Laura Carvalho, University of São Paulo, added that the perceived trade-off between economic growth and human wellbeing does not have to be true. She noted that GDP growth can be driven by different sources, such the health sector and education, as they all generate GDP. She added that recovery from COVID-19 can be based on a green economy that supports GDP growth.

The economists also held a detailed discussion on jobs and work, and how employment intersects with both COVID-19 and climate action. Busi Sibeko, Institute for Economic Justice in South Africa, called for a focus on not just “productive work, but reproductive work” that is linked to transformation and accounts for the oppression of women, Black people, young people, and rural people – oppressions that many people experience at the same time. She also highlighted those whose work is not good for the climate, such as coal electricity, and the need to directly create jobs for them.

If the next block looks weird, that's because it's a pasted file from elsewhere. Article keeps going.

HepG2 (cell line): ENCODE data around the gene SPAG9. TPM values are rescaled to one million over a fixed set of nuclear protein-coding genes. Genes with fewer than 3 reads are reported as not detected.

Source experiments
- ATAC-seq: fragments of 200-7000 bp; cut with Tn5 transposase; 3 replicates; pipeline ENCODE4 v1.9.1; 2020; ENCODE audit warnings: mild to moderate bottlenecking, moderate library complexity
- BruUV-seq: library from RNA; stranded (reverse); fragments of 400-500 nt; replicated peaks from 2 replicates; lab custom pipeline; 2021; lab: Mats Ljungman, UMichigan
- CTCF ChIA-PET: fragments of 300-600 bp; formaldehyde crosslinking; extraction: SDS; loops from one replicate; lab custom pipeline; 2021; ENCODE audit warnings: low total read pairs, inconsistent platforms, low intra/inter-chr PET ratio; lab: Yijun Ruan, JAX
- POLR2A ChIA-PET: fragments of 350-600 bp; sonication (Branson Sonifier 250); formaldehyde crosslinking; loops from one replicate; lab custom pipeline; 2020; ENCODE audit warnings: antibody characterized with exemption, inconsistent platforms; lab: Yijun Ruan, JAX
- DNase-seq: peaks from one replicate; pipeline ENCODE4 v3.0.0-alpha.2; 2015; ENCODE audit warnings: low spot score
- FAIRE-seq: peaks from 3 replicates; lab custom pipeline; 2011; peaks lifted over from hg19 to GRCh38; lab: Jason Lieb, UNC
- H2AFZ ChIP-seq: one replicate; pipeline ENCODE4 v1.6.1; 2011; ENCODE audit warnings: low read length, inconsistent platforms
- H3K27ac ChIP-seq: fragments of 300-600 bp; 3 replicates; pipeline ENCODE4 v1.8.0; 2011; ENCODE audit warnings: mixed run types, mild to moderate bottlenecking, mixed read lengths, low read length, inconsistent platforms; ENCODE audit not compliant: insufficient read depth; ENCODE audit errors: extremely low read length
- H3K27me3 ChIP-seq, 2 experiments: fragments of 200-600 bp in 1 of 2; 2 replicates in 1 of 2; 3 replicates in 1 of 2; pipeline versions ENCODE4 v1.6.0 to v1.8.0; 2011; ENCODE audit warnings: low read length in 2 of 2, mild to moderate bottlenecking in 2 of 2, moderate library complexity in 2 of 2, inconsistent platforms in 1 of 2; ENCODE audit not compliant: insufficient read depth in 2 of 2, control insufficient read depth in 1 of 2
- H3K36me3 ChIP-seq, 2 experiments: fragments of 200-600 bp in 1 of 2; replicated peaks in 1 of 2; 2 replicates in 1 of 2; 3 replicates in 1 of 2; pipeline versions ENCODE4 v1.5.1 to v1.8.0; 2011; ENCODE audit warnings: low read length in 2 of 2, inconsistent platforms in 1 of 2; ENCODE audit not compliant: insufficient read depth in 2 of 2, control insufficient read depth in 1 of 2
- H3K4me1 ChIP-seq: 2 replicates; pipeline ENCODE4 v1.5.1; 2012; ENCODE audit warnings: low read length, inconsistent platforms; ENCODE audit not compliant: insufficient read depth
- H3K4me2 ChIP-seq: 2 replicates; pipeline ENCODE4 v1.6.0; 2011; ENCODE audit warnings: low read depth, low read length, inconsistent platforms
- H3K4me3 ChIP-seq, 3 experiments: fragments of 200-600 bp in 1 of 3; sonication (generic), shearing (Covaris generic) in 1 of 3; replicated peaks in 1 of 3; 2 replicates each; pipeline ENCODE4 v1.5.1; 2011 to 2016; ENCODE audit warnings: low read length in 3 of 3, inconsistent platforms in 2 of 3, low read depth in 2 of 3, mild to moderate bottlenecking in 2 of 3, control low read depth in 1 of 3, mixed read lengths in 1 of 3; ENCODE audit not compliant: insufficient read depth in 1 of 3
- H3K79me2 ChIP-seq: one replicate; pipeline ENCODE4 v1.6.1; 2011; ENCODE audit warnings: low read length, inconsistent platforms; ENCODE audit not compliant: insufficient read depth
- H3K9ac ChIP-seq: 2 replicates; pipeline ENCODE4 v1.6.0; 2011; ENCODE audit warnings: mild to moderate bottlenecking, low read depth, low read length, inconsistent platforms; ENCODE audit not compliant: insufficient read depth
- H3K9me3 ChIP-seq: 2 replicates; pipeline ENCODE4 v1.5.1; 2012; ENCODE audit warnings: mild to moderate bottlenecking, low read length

Carys Roberts, Institute for Public Policy Research, UK, suggested ways for governments to support employment based on three pillars of the UK’s strategy: a wage subsidy to protect existing jobs, which she said can also be used to protect part-time work; incentivizing the private sector and investors to create jobs in the locations in greatest need; and creating secure jobs by strengthening labor laws and collaborating with unions.

Maty Konte, UN University (UNU-MERIT), pointed to the value of supporting people who are entrepreneurs by nature. Raworth noted that the power of these entrepreneurs will be unleashed by technology that allows for wider distribution – a decentralization and scaling down – of the means of production and the energy sources for industry.

Konte also stressed the importance of agriculture in Africa, and the potential of green technology and climate-smart technologies to increase productivity and help young people get better jobs that also feed their populations. She suggested that women economists work together to develop online training for young African farmers.

Dyah Pritadrajati, Asian Development Bank, called for active labor market policy to enable vulnerable workers to build skills. She also suggested enhancing workers’ individual power to negotiate with employers. She added that governments sometimes resist investing in human capital because the returns are not evident as quickly as other types of investment.